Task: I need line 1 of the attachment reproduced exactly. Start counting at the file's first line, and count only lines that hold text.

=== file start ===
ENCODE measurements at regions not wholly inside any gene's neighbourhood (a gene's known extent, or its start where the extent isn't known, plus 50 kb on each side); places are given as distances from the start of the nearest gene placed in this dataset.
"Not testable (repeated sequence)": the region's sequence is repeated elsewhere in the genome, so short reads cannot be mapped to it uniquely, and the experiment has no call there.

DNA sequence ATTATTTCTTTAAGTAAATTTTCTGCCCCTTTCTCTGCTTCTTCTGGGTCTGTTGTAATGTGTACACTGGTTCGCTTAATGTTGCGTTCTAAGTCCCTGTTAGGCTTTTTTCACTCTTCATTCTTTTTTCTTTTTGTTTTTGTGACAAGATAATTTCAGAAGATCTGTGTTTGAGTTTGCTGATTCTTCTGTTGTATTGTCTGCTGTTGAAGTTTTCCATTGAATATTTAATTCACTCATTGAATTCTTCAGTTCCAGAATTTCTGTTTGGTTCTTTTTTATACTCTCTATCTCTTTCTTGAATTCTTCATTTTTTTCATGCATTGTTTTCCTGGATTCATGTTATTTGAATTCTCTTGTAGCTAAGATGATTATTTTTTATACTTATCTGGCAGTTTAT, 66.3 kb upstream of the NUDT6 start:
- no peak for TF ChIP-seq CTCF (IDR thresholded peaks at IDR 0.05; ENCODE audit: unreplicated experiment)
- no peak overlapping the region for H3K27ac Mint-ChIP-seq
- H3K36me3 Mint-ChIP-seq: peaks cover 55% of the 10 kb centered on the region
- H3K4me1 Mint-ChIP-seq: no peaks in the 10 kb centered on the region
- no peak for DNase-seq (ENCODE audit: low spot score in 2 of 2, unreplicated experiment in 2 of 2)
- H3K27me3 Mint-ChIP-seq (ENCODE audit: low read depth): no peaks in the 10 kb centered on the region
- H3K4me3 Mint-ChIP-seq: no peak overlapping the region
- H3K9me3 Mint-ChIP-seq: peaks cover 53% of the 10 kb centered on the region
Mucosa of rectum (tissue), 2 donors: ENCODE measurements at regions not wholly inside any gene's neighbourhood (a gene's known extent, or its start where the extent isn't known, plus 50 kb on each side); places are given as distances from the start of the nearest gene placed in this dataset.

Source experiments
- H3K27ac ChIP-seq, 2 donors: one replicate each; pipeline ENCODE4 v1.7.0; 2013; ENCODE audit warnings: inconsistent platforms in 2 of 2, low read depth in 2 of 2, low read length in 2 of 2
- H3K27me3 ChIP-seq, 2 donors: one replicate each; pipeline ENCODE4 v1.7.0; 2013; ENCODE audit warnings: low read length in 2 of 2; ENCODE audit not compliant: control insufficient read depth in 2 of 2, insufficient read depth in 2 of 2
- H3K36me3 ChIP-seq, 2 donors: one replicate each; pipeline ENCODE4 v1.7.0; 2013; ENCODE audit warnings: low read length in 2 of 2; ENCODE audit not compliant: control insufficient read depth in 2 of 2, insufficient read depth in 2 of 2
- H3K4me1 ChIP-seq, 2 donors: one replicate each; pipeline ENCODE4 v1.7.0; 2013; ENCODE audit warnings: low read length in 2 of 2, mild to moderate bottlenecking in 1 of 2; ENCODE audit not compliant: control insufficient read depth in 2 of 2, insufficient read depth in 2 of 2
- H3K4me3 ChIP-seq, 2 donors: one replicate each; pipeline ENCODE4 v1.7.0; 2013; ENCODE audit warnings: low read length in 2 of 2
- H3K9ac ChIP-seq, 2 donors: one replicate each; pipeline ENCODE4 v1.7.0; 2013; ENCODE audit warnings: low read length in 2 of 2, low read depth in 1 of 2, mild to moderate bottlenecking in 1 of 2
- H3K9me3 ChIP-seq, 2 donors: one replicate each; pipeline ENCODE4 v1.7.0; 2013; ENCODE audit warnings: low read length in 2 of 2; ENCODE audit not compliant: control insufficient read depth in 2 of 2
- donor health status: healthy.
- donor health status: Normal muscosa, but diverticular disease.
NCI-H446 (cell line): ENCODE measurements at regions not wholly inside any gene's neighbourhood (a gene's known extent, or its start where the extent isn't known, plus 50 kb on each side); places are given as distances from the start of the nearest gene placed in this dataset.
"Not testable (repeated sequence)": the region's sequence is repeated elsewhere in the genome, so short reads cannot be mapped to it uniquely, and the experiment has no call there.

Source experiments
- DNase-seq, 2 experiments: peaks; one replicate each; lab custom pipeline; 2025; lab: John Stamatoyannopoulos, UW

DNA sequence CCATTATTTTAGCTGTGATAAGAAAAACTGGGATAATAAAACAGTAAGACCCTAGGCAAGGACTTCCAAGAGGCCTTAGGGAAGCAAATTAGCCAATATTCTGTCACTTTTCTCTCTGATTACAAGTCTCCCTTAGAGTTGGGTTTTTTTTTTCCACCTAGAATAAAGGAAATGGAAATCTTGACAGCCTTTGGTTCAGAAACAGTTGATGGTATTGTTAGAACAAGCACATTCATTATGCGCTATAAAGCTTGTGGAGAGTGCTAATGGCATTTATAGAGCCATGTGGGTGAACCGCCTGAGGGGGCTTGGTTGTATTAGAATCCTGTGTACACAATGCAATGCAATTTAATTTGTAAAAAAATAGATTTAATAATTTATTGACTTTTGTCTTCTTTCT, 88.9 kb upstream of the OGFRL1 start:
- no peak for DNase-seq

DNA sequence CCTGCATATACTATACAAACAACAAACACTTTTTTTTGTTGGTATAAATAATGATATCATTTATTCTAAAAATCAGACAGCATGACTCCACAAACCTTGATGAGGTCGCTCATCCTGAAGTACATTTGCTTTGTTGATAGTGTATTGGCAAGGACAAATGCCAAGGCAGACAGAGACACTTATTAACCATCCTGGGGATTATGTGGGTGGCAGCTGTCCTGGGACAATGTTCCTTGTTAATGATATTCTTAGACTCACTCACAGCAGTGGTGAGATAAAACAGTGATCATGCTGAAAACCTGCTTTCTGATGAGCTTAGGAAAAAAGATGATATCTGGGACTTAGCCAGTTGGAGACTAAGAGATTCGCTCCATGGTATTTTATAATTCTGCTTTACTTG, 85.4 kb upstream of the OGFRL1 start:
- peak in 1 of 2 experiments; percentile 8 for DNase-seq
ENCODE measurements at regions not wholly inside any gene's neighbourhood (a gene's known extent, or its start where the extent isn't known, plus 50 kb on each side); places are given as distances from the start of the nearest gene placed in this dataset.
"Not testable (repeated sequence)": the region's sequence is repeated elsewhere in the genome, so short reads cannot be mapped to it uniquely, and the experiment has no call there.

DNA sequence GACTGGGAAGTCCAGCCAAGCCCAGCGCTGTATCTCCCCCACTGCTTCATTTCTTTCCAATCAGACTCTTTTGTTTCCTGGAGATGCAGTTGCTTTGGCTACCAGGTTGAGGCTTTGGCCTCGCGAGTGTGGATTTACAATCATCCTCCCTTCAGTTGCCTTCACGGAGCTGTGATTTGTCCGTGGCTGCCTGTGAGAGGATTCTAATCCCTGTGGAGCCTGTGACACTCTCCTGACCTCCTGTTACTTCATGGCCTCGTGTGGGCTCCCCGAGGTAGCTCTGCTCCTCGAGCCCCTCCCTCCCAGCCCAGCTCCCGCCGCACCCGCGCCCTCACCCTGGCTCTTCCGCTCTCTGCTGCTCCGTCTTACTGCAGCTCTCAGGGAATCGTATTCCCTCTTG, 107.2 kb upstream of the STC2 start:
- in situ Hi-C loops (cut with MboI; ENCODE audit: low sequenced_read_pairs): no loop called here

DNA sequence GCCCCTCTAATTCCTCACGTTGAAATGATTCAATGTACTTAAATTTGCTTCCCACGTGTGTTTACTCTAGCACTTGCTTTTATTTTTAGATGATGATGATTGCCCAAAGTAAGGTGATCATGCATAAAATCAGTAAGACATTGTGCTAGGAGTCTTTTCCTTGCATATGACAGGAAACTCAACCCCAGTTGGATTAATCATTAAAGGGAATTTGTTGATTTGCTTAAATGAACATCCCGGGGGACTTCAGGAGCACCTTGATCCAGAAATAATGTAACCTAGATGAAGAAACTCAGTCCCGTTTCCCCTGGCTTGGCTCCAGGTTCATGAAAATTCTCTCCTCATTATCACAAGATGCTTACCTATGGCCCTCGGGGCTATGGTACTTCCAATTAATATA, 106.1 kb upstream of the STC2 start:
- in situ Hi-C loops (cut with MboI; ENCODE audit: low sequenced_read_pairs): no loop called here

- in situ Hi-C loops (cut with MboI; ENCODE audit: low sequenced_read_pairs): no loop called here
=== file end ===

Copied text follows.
ENCODE measurements at regions not wholly inside any gene's neighbourhood (a gene's known extent, or its start where the extent isn't known, plus 50 kb on each side); places are given as distances from the start of the nearest gene placed in this dataset.